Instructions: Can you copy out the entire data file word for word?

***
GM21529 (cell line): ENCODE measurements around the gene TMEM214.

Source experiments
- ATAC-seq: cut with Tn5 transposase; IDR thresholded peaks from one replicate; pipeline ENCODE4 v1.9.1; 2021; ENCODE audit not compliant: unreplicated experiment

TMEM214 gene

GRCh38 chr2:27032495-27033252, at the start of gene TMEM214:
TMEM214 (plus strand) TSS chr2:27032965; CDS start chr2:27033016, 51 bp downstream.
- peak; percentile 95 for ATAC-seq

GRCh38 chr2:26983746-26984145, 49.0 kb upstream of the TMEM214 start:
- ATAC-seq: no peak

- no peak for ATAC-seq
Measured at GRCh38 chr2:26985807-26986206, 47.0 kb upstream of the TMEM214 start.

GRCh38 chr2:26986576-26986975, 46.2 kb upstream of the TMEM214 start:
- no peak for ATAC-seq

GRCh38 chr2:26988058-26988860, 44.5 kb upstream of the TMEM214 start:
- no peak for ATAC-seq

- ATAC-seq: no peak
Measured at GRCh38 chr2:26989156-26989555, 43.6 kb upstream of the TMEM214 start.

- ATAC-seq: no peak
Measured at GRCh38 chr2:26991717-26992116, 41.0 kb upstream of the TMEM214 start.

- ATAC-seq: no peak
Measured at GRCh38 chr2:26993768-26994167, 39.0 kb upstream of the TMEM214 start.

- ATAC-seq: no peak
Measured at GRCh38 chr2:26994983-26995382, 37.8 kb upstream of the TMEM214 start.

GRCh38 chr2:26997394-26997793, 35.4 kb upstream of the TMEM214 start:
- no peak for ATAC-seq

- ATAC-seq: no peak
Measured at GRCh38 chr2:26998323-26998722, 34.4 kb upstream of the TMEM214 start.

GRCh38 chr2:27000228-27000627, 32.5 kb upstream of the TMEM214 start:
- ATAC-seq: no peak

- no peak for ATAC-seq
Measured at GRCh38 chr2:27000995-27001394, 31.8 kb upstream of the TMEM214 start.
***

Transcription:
GM21529 (cell line): ENCODE measurements around the gene TMEM214.

Source experiments
- ATAC-seq: cut with Tn5 transposase; IDR thresholded peaks from one replicate; pipeline ENCODE4 v1.9.1; 2021; ENCODE audit not compliant: unreplicated experiment

TMEM214 gene

GRCh38 chr2:27032495-27033252, at the start of gene TMEM214:
TMEM214 (plus strand) TSS chr2:27032965; CDS start chr2:27033016, 51 bp downstream.
- peak; percentile 95 for ATAC-seq

GRCh38 chr2:26983746-26984145, 49.0 kb upstream of the TMEM214 start:
- ATAC-seq: no peak

- no peak for ATAC-seq
Measured at GRCh38 chr2:26985807-26986206, 47.0 kb upstream of the TMEM214 start.

GRCh38 chr2:26986576-26986975, 46.2 kb upstream of the TMEM214 start:
- no peak for ATAC-seq

GRCh38 chr2:26988058-26988860, 44.5 kb upstream of the TMEM214 start:
- no peak for ATAC-seq

- ATAC-seq: no peak
Measured at GRCh38 chr2:26989156-26989555, 43.6 kb upstream of the TMEM214 start.

- ATAC-seq: no peak
Measured at GRCh38 chr2:26991717-26992116, 41.0 kb upstream of the TMEM214 start.

- ATAC-seq: no peak
Measured at GRCh38 chr2:26993768-26994167, 39.0 kb upstream of the TMEM214 start.

- ATAC-seq: no peak
Measured at GRCh38 chr2:26994983-26995382, 37.8 kb upstream of the TMEM214 start.

GRCh38 chr2:26997394-26997793, 35.4 kb upstream of the TMEM214 start:
- no peak for ATAC-seq

- ATAC-seq: no peak
Measured at GRCh38 chr2:26998323-26998722, 34.4 kb upstream of the TMEM214 start.

GRCh38 chr2:27000228-27000627, 32.5 kb upstream of the TMEM214 start:
- ATAC-seq: no peak

- no peak for ATAC-seq
Measured at GRCh38 chr2:27000995-27001394, 31.8 kb upstream of the TMEM214 start.